X Close

UCL Public Engagement Blog



Bringing in the big bucks: do we need to play the system to break the system?

By Niccola, on 11 June 2020

This blog comes from Laura Crane – UCL Centre for Co-production Allies Group member, Centre co-producer and someone who plays a key part in the UCL Centre for Research in Autism and Education. Thank you Laura!

I love my job, and one of the things I love the most is being part of the development of the Centre for Co-production in Health Research. I’ve been fortunate to be involved in the Centre since its inception – sitting on the Allies Group (a small group of the Centre’s ‘critical friends’), and also attending lots of co-productions sessions to support the development of the Centre (with a wide and diverse range of people). It’s been wonderful to see how the Centre has developed – a real testament to the team, and everyone who has been involved along the way.

Room of co-producers with Lizzie standing by a whiteboard at the front

One of our co-creation sessions

In an earlier blog about the Centre, just over two years ago, I reflected on how the Allies Group seemed slightly at odds with the general ethos of the Centre and the many co-production sessions they were hosting. Specifically, the Allies Group comprised a bunch of really senior UCL academics who, on the surface, seemed to hold all the ‘power’ and could make all the big decisions. The co-production sessions included a range of awesome people with amazing ideas, but I worried whether they would really have their voices heard.

At the first few Allies Group meetings, I sounded like a broken record – sheepishly raising my hand at the end of every meeting and along with others stressing the importance of breaking out from traditional university ways of doing things and diversifying the Allies group. After all, how can we be a beacon of excellence in co-production, shouting about the importance of levelling the power balance, when we don’t practice what we preach? Therefore, I was delighted when new members (external to the ivory towers of academia) were recruited to the Allies Group earlier this year. We were finally levelling the playing field…or were we?

The Centre’s funding from Wellcome Trust is coming to an end in 2021 and as such, we are looking for ways for the Centre to be sustainable so that it can continue to influence and inform research. One of the possibilities is getting in on large programme grants led by senior academics (the bids that bring in hundreds of thousands, if not millions, to UCL) – taking a ‘slice of the pie’ in exchange for helping them meaningfully embed co-production into their projects. Of course, this is not the only way the Centre plans on bringing money in, but the big bucks (the kind of money that could keep the work of the Centre going for many years) seem to be hinging on the success of these bids.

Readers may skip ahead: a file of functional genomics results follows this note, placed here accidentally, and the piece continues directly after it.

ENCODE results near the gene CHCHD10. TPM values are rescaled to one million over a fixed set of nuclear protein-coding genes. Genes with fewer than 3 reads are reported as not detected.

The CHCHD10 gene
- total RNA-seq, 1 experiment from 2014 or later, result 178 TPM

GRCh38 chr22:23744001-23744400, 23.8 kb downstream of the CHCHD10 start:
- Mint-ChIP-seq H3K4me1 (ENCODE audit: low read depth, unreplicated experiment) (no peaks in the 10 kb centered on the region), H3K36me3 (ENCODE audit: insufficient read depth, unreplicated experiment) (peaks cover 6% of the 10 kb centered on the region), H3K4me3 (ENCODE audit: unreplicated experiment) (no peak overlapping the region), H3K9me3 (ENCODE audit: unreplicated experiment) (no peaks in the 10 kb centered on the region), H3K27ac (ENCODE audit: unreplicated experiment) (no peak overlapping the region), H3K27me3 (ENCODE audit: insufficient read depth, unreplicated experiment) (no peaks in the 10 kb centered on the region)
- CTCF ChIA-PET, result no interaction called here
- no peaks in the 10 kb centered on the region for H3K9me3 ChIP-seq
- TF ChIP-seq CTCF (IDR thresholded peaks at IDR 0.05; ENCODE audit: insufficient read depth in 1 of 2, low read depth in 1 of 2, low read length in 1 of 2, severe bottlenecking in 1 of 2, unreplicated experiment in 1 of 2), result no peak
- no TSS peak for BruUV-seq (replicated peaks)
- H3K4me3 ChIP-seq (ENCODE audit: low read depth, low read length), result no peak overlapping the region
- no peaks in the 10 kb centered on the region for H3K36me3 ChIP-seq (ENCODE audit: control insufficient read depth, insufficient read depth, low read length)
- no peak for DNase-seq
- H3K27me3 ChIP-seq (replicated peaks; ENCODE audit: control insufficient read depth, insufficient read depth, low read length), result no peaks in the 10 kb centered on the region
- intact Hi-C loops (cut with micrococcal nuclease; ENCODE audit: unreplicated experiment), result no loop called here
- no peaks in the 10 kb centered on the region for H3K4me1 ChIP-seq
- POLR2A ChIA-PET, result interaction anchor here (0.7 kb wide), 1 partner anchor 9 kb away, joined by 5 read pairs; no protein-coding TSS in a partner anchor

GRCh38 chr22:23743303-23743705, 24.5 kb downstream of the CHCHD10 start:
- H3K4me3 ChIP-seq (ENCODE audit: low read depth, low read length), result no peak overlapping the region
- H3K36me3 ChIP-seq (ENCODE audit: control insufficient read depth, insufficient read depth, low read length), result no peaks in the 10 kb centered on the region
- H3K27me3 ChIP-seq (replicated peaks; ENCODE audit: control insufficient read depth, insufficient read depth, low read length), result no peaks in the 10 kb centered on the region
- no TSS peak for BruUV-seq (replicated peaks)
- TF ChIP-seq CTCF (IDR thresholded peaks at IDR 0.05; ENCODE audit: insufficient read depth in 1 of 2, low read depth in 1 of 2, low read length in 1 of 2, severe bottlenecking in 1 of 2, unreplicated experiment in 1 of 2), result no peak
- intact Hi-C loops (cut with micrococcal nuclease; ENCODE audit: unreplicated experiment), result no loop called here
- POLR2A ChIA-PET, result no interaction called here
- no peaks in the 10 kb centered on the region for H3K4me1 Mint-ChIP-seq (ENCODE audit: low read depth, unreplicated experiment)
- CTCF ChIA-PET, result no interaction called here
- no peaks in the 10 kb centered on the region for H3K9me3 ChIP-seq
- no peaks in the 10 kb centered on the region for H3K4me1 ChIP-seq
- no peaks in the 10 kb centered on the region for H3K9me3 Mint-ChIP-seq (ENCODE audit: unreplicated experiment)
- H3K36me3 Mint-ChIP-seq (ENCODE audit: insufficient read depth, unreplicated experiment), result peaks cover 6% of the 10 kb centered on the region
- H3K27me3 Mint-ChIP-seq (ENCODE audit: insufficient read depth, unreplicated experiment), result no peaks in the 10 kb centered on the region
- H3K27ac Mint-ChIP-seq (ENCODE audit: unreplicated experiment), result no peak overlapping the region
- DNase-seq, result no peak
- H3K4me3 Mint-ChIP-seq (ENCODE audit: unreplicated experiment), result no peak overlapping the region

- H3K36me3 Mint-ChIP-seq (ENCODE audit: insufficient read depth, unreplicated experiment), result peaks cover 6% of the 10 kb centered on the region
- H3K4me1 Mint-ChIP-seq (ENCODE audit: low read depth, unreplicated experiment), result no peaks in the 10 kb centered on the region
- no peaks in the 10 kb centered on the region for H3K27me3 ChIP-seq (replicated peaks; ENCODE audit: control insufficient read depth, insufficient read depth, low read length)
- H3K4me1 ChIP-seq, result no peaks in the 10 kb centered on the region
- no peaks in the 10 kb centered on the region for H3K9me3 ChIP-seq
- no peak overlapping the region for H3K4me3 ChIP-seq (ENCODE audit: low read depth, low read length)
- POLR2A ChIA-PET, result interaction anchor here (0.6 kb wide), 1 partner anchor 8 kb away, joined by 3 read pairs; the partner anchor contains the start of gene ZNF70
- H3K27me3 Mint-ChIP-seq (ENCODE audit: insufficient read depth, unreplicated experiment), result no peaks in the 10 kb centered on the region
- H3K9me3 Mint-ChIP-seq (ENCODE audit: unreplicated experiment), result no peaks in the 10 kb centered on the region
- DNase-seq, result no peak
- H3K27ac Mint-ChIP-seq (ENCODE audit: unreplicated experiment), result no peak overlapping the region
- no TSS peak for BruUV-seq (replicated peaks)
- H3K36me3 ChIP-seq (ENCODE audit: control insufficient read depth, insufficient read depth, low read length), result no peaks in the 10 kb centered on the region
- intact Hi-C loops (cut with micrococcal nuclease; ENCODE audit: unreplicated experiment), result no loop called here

It struck me that we need to hear more from these senior academics, who don’t seem to be in the room at the Centre’s co-production sessions: How do we encourage them that the Centre has an important role in their work? How can we really convince them of the necessity of co-production? And, really importantly, how can we encourage them to engage in initiatives that level the power balance when it will undoubtedly mean that they lose their power?

Yet this raised a question that I could see concerned the Centre team – by capitalising on the power of these senior academics, are we compromising ‘Our principles to live by’ as a Centre? Are we actually reinforcing the power structures that hinder successful co-production, rather than working hard to break them down?

a plant growing out of a pile of coins

c. Micheile Henderson on Unsplash

I wondered if we have to play the system to break the system. Aware of the fact that systems won’t change overnight, can we start by capitalising off the senior academics who are bringing in the big bucks? If the Centre can bring in money via this route, can it then be re-directed to community organisations that could – in future – be at the forefront of co-production, helping them build much-needed capacity to be future research leaders?

Or perhaps this isn’t good enough. Maybe the changes that this kind of approach brings about are too slow and keep the power firmly fixed in academia for far too long. Instead, perhaps the Centre needs to take the initiative on bidding for a major grant about co-production and how it can be used to radically shake up the academic system to better redistribute the power in health research – kicking off some real, systemic change.

Is there even a funding route for this to happen?! I don’t know. Maybe this is something the Centre needs to campaign major funding organisations for. Either way, the general consensus from the Centre’s co-production sessions that I attended was that we do need change and we need it fast. I sincerely hope that the Centre is the catalyst for this change…

If you would like to find out more about the Centre and our work please visit our website and or drop us an email on coproduction@ucl.ac.uk


Leave a Reply